Recently Gavin Robertson's one-man play, BOND: An Unauthorised Parody, came to Holton village hall in Oxfordshire. Being fairly local, I was able to join the audience and see what was a clever, amusing and affectionate pastiche of the Bond films.
The performance began inevitably with the gun barrel. Dark-suited Gavin Robertson assumed the classic pose, turned towards the audience at the sound of a gun firing, and stepped through a minimalist set of three six-foot rectangular frames to launch into a sequence of dancing women and leaping Bonds so familiar from Maurice Binder's titles, all brilliantly suggested by Robertson's physicality.
The plot concerns a threat to the lives of British agents posed by a silky-voiced, cat-stroking villain. Remind you of anyone? Yes, I thought that too, but things aren't always what they seem. An aged, out-of-shape Bond – a standard trope in Bond parodies – is summoned, rather reluctantly, by his chief (clearly M, though never identified as such) and tasked with stopping the villain. As Bond nears his goal – on the way racing to locate and defuse a bomb planted by the villain's henchman, Le Chiffon – he discovers the villain's true identity, and learns that his life is, and always has been, in the villain's hands.
Gavin Robertson pokes fun at many of the standard memes of the Bond films: Bond's flirtatious relationship with his chief's secretary, Bond's suggestively named female companion (Honeydew Melons), Q's workshop, a trick cigarette, Oddjob's hat, the villain's lair, the random appearance of Felix Leiter, the over-elaborate attempt to kill Bond. The Bond references come thick and fast, but there is also room for nods to other film series, among them Mission: Impossible, Rocky and Back to the Future.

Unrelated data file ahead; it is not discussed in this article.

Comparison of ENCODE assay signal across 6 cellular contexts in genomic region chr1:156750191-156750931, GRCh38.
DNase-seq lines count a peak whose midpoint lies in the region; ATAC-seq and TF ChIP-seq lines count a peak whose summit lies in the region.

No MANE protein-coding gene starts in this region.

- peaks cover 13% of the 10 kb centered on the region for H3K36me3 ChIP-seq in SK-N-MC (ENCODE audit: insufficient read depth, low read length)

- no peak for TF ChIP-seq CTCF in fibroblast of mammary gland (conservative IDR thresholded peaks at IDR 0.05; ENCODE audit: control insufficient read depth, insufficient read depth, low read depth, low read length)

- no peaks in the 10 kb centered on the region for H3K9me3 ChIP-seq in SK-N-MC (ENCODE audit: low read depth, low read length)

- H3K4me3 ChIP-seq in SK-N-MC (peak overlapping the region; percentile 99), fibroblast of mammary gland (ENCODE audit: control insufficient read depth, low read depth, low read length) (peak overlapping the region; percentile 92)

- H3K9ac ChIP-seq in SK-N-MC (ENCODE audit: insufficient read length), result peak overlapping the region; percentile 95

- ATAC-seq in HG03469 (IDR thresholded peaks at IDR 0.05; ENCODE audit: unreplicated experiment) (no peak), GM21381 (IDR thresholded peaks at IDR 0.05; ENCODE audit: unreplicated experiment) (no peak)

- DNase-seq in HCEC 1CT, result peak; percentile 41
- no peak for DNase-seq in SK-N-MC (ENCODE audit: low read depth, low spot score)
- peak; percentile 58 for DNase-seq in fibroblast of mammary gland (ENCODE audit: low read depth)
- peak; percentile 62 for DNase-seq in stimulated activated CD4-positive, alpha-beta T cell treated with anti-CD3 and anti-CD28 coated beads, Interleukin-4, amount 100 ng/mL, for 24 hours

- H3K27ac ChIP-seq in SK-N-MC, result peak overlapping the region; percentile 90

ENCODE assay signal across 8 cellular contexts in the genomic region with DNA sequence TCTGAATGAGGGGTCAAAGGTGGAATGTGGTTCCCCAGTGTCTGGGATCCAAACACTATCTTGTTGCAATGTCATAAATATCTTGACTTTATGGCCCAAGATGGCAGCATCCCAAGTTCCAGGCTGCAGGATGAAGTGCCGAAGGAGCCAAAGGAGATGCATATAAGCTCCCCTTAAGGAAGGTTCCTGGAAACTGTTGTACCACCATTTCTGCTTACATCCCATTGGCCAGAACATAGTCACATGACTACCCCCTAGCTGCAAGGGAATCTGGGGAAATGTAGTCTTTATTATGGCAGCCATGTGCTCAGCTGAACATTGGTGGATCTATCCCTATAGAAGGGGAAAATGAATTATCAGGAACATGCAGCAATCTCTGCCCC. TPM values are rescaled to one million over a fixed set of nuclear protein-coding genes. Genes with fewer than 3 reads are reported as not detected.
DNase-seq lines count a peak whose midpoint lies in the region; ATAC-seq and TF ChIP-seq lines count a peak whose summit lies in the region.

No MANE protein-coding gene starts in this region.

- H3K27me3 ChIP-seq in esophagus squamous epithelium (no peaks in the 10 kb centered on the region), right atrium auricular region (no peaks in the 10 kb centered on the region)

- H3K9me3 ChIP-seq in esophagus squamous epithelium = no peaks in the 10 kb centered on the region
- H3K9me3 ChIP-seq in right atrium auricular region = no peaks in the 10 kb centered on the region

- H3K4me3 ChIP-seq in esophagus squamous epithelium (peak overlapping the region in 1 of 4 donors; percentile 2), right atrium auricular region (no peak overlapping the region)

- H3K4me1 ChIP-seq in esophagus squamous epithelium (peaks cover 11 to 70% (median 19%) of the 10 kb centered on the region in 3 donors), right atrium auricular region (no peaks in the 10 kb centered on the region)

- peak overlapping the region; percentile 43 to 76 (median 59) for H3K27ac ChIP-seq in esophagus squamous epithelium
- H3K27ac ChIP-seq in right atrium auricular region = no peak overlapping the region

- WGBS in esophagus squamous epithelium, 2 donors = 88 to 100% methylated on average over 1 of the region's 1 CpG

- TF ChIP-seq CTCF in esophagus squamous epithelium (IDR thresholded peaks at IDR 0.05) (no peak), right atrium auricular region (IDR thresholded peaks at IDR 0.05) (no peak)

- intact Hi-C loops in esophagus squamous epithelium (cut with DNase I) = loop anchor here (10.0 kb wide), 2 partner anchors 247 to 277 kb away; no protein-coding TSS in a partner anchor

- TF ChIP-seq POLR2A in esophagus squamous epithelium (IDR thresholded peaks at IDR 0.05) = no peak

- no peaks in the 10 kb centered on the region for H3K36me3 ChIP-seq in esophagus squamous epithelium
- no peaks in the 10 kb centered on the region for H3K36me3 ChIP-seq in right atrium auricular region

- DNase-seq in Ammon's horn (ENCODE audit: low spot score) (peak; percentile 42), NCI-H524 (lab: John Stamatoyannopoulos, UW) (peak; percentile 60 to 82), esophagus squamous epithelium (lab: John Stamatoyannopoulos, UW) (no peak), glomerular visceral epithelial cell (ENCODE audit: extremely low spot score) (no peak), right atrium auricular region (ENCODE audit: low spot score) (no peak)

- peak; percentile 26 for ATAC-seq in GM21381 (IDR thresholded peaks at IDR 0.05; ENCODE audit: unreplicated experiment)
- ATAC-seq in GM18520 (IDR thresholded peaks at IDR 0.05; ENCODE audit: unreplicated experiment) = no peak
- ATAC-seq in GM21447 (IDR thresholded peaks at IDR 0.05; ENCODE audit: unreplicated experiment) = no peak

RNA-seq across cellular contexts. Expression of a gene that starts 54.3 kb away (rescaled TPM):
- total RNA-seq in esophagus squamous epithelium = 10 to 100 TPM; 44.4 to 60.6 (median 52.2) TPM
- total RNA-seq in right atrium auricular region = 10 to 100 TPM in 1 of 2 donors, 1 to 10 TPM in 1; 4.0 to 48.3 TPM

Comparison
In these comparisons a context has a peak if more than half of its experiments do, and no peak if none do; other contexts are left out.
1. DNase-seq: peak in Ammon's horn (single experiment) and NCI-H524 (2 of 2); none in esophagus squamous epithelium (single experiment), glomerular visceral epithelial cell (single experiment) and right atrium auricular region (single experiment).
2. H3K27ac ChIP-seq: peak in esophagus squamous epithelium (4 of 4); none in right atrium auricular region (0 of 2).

If there was a flaw, it's that the play was so fast-moving and the plotting so intricate – Robertson's use of the three frames to create different scenes was ingenious – that the audience had to work hard to keep up. There weren't many guffaws or chortles, but audience members were probably concentrating too hard to laugh. The play was funny, but like any comedy, the laughs would no doubt come with repeated viewings.
The characterisation was very impressive. Gavin Robertson effortlessly switched from character to character and succeeded in making each character as individual as if they had been played by different actors, except in one case, and even then it's part of a joke.
If BOND: An Unauthorised Parody is coming to a venue near you, I suggest you see it, ideally more than once. If you can't see it, then fortunately the script is available to buy from Amazon.